Is The Show Business 'Glass Closet' Collapsing?
Some people insist that Good Morning America anchor Robin Roberts acknowledging her girlfriend of 10 years in a Facebook post isn't news at all.
Roberts reportedly was open in her personal life about her sexual orientation. And she has survived two high-profile cancer struggles with partner Amber Laign at her side; so a holiday message expressing gratitude for lots of things including "my longtime girlfriend Amber" seemed appropriate.
When GMA's former weatherman Sam Champion announced his engagement and marriage to partner Rubem Robierb in 2012, ABC News sent out a news release and a photo of the happy couple.
And celebrity revelations of same-sex relationships have moved from the covers of best-selling magazines to offhand comments in Facebook posts and lines buried deep in New York Times profiles (never mind that ABC News and first lady Michelle Obama both sent supportive messages as word spread of Roberts' post, ensuring further coverage).
But at a time when the A&E network essentially had to back down from its effort to punish Duck Dynasty star Phil Robertson for giving an interview where he compared homosexuality to bestiality and promiscuity — suspending him and then reinstating him without really affecting the show's filming — it's obvious America remains at a crucial tipping point on this issue.
In the same way media always mirrors society, it has thrown up a reflection of this. Our fragmented media culture showcases one area, daytime talk, which has welcomed gay anchors and stars with open arms, while also offering an example of unrepentant homophobia from one of cable TV's most successful names.
It seems similar to the atmosphere of the mid-1960s, when laws upholding racial segregation and barring interracial marriage were struck down, even as opinion polls revealed Americans were hardly settled on these issues.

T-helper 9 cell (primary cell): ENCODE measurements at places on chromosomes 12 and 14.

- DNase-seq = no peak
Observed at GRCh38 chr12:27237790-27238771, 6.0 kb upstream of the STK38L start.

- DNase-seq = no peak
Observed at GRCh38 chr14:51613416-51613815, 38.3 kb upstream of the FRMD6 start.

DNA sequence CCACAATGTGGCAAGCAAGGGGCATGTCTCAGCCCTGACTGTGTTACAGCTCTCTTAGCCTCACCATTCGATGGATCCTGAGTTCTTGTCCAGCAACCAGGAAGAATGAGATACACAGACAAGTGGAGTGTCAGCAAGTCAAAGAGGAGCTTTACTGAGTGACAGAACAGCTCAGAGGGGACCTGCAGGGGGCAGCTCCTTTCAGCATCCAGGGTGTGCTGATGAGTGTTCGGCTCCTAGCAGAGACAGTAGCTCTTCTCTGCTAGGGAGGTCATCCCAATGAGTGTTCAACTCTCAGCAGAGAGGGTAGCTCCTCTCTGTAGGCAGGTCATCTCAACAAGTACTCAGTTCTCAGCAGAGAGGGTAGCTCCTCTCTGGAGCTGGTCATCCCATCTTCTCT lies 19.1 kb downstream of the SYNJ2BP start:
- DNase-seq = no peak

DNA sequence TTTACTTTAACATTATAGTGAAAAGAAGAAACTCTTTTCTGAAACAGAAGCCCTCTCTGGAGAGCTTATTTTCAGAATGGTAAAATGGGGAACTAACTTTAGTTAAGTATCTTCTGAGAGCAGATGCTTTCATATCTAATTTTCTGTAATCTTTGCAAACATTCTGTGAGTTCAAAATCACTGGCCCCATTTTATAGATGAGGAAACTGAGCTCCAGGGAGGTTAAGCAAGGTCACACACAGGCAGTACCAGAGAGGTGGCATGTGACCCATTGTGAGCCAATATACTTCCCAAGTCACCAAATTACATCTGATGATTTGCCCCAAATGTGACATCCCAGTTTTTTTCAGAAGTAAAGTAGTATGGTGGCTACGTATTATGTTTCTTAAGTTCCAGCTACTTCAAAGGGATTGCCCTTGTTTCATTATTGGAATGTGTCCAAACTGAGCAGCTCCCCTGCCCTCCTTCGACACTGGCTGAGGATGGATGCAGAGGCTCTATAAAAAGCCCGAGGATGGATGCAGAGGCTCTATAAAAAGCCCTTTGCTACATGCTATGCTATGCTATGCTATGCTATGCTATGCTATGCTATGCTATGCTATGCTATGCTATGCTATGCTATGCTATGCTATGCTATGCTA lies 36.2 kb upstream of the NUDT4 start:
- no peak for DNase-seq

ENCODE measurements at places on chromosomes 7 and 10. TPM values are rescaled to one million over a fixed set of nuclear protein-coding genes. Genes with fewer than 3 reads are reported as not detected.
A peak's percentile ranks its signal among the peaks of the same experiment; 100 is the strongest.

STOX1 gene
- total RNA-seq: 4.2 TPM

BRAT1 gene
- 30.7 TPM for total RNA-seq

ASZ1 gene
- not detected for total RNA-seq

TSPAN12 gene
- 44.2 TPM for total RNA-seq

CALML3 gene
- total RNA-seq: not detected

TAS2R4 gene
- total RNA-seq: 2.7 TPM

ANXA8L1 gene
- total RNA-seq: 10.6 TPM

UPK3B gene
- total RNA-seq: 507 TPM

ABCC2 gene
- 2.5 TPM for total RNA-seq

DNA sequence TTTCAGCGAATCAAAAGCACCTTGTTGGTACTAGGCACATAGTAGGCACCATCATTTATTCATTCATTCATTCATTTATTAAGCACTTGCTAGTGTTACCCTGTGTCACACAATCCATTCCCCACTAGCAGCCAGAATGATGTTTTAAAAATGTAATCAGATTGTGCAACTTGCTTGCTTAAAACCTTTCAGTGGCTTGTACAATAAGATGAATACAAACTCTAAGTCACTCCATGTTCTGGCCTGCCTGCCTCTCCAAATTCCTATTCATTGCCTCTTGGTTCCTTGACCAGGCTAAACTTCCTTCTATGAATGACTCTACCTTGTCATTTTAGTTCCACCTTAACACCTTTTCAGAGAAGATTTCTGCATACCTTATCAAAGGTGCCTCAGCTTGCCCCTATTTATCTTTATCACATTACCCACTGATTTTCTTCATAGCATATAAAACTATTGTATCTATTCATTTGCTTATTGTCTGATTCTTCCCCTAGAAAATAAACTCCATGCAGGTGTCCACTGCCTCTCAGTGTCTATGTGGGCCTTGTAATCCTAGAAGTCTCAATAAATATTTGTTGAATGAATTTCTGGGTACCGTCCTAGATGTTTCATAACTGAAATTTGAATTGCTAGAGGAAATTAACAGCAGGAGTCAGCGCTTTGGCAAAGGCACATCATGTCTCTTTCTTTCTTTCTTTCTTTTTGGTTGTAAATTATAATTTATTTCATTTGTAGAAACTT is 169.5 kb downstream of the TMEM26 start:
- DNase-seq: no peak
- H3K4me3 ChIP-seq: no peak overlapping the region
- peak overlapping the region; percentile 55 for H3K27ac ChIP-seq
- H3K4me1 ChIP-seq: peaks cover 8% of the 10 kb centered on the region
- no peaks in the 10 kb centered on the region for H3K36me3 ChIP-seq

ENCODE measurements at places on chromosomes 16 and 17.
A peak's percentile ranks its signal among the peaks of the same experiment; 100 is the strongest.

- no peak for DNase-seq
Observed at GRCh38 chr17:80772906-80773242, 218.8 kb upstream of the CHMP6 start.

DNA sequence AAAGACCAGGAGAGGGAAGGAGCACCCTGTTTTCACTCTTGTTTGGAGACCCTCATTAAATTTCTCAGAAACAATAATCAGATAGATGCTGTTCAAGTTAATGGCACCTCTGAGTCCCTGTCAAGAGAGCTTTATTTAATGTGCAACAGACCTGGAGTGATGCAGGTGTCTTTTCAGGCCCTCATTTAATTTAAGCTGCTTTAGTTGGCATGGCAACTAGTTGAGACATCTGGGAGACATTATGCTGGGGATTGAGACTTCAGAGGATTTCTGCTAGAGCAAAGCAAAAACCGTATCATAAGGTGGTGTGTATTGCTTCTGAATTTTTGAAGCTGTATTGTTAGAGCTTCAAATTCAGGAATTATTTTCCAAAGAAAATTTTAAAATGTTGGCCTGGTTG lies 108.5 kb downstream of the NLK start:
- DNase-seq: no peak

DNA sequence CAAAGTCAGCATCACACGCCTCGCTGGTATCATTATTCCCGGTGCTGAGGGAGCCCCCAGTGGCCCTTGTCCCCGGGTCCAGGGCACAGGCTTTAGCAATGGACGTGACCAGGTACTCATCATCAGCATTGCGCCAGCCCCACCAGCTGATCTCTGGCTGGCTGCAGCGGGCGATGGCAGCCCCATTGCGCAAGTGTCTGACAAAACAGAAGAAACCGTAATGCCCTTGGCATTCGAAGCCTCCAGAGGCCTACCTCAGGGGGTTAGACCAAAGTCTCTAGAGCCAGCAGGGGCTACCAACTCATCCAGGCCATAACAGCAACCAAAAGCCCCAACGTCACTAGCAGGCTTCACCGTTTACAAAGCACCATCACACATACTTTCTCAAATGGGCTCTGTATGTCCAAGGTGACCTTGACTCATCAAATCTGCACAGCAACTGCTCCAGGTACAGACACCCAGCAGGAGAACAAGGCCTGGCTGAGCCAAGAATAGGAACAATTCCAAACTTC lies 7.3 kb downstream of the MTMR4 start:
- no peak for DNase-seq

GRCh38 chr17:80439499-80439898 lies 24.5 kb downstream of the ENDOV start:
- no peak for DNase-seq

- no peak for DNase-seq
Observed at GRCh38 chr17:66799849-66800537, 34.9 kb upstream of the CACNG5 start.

The 'Glass Closet'
Back in 1968, when the Supreme Court invalidated laws against interracial marriage, a Gallup poll indicated 72 percent of Americans disapproved of such unions. This year, Gallup found 87 percent of Americans approved of interracial marriages — 96 percent among black people — while a different poll from the company found 53 percent of Americans approved of gay marriage.
If anything, perhaps we've reached a point where the show business "glass closet" is collapsing.
That's a term a friend recently used in referring to celebrities who are openly gay in their personal lives but not professionally. Until recently, for example, that seemed to define CNN anchor Anderson Cooper, who revealed his sexual orientation publicly in an email to blogger Andrew Sullivan in mid-2012.
Like Roberts, who is on vacation from GMA now, Cooper made the revelation while he was away from the New York media bubble, giving him time to pick and choose how he would talk about his revelation when he returned.
Love Is All Around Us
In a media world where we know so much about our news anchors, withholding whom they love seems a too-powerful statement — especially given that so many top names in news and show business have seen little or no public backlash following similar revelations.
Indeed, some critics have asked why ABC News, which reported about Roberts' support network of family and friends during her recent fight against cancer, didn't mention her partner then. Would they have agreed to leave such an important fact out of a feature story about someone outside their anchor team who had cancer?
I hope in the future Roberts takes some time to talk a bit more about her relationship with Laign, so that references to events in their lives become as commonplace as co-anchor George Stephanopoulos' chat about his wife, Alexandra Wentworth.
That might help collapse the glass closet even further, showing the Phil Robertsons of the world just how off-base their assumptions can be.
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